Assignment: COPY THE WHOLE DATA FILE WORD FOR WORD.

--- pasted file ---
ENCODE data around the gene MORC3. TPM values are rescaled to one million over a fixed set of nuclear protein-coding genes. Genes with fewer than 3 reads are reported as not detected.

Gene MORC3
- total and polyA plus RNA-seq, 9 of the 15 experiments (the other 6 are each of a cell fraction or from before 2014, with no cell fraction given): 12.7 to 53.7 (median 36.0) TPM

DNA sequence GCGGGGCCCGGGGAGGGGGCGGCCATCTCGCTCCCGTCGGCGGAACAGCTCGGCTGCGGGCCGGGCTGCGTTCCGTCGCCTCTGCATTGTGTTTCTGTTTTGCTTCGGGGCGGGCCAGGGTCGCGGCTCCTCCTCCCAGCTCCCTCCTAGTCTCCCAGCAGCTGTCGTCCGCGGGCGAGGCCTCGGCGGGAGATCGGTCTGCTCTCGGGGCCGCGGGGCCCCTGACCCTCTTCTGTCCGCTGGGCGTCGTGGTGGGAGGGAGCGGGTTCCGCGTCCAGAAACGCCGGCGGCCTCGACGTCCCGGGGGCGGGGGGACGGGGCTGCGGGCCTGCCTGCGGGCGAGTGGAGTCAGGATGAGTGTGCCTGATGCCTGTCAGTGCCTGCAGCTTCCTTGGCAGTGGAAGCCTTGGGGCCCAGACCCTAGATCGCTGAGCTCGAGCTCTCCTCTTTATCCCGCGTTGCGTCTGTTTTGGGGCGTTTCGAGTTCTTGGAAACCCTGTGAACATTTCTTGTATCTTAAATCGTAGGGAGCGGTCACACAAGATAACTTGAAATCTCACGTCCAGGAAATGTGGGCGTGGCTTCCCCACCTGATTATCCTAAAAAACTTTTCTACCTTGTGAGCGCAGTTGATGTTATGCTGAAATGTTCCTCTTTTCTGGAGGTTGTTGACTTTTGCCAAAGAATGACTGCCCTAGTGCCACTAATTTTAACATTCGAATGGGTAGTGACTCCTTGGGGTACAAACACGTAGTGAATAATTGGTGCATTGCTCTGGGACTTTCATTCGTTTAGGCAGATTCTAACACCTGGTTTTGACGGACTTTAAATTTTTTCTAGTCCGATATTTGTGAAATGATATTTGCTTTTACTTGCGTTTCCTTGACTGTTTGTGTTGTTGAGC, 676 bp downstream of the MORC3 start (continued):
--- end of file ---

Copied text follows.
ENCODE data around the gene MORC3. TPM values are rescaled to one million over a fixed set of nuclear protein-coding genes. Genes with fewer than 3 reads are reported as not detected.

Gene MORC3
- total and polyA plus RNA-seq, 9 of the 15 experiments (the other 6 are each of a cell fraction or from before 2014, with no cell fraction given): 12.7 to 53.7 (median 36.0) TPM

DNA sequence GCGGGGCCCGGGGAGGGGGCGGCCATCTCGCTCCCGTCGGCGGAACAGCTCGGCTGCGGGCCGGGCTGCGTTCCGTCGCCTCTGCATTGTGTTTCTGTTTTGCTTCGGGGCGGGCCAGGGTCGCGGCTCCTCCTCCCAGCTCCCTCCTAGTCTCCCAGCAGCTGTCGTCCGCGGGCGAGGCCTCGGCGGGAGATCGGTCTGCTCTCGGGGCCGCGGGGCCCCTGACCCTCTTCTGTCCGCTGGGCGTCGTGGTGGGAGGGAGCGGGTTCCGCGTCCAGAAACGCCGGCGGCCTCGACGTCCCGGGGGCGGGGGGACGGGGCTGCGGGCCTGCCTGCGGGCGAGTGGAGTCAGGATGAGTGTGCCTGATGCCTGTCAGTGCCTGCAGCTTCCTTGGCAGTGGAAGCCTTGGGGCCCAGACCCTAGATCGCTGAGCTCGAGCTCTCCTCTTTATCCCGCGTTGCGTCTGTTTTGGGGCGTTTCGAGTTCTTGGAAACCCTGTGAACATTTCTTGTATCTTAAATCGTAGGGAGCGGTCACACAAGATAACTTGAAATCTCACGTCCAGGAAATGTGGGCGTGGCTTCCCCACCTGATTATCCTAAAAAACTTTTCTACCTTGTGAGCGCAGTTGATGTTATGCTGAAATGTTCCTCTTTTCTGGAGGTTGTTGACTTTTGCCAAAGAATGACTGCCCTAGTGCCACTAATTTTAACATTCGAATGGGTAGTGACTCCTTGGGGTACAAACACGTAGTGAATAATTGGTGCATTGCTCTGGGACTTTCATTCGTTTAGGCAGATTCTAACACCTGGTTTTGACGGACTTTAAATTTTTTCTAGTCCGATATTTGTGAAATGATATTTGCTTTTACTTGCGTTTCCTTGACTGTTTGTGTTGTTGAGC, 676 bp downstream of the MORC3 start (continued):